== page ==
Following the publication of the #OpenLux survey in the national and international press, the Collectif Tax Justice Lëtzebuerg (CTJL) has issued a press statement in which it presents its opinion on the subject of transparency and openness.
The survey findings, published on Monday, were the result of a collaborative investigation conducted by Le Monde, with the participation of several journalists and investigative media, including WOXX, over the past year.
CTJL maintained that despite some "real and concrete progress" in terms of transparency and openness in Luxembourg in recent years, such as the establishment of a Register of Beneficial Owners (Registre de bénéficiaires effectifs - RBE), these efforts remain "insufficient". The collective added that the country and its leaders had failed to make "a lasting break with the past of secrecy jurisdiction" despite the assurances offered by Prime Minister Xavier Bettel during his last State of the Nation address. CTJL stressed that the continued existence of many companies "without any real economic substance" gives rise to fears that the financialisation of the Luxembourg economy will continue "at the risk of the country's productive and creative economy".
The collective also maintained that the COVID-19 pandemic has shown just how much humanity is interdependent and how much collective solutions are needed to overcome "not only the disease but also the deep socio-economic injustices and inequalities" that have facilitated the spread of the virus. The collective stressed that the impact of the financial centre in terms of investments by collective investment organisations in polluting companies was also "worrying", as highlighted in a recent report by Greenpeace Luxembourg.
CTJL urged the Luxembourg government, which "reacted quickly to the investigation" with the establishment of an information page www.openlux.lu, to show "real political will to fight tax evasion by very wealthy multinationals and individuals". They argued that it was not enough to "take refuge behind excuses" such as the application of the "insufficient" standards of the OECD or the European Union. The collective warned that advertising campaigns such as "Luxembourg - Let’s Make It Happen" cannot replace the creation of a real culture of openness and good governance in the public interest.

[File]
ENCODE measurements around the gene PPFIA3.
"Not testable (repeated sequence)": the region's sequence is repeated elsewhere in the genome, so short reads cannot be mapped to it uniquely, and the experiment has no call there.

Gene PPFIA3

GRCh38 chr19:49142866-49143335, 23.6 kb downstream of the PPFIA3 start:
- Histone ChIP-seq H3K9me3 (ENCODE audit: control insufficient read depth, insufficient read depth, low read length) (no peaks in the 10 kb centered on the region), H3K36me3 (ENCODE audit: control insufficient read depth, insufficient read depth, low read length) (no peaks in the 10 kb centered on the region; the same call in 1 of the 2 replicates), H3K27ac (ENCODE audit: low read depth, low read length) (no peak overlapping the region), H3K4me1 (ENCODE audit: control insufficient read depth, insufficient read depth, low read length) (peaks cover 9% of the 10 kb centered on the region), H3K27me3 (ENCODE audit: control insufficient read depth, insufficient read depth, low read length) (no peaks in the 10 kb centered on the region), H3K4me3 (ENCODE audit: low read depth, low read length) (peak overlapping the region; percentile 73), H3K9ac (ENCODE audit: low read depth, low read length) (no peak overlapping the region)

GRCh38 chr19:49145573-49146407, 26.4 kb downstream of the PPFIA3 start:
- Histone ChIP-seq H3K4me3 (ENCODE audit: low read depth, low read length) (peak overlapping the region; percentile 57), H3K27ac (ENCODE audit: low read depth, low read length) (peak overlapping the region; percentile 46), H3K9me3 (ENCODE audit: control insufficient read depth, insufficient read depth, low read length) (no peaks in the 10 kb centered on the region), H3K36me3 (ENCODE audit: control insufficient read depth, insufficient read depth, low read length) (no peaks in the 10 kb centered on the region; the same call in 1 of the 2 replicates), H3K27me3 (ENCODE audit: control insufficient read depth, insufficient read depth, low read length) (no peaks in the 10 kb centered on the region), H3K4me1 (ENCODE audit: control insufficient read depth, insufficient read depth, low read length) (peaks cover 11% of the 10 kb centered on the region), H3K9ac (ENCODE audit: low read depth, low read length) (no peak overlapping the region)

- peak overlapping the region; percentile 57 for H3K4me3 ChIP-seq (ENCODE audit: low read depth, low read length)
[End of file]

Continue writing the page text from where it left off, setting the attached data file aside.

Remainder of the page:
In order to seize the opportunity offered by these latest publications, the CTJL has urged the Luxembourg authorities to:
- strengthen the capacities of the CSSF, the Ministry of Finance, the Luxembourg Business Registers and the Financial Intelligence Unit in order to establish a balance with the vast system of private industry, in particular the Big Four;
- conduct an in-depth public debate on the risks of the financialisation of the Luxembourg economy, as well as its impact on climate change;
- renew Luxembourg's international solidarity with its neighbours and other countries of the international community by fighting against tax evasion by multinational companies and large fortunes in order not to extract the necessary income in the fight against the COVID-19 pandemic, the climate crisis and inequalities;
- legislate on due diligence for private companies, especially in the financial sector;
- support investigative journalism and develop an action plan to protect journalists and media workers in Luxembourg and internationally;
- undertake in-depth reforms and adopt ambitious and comprehensive legislation for the protection of whistleblowers;
- diligently investigate cases of fraud, money laundering or organised crime reported in this investigation as well as in previous and future revelations in order to protect the rule of law and build national and international confidence in Luxembourg.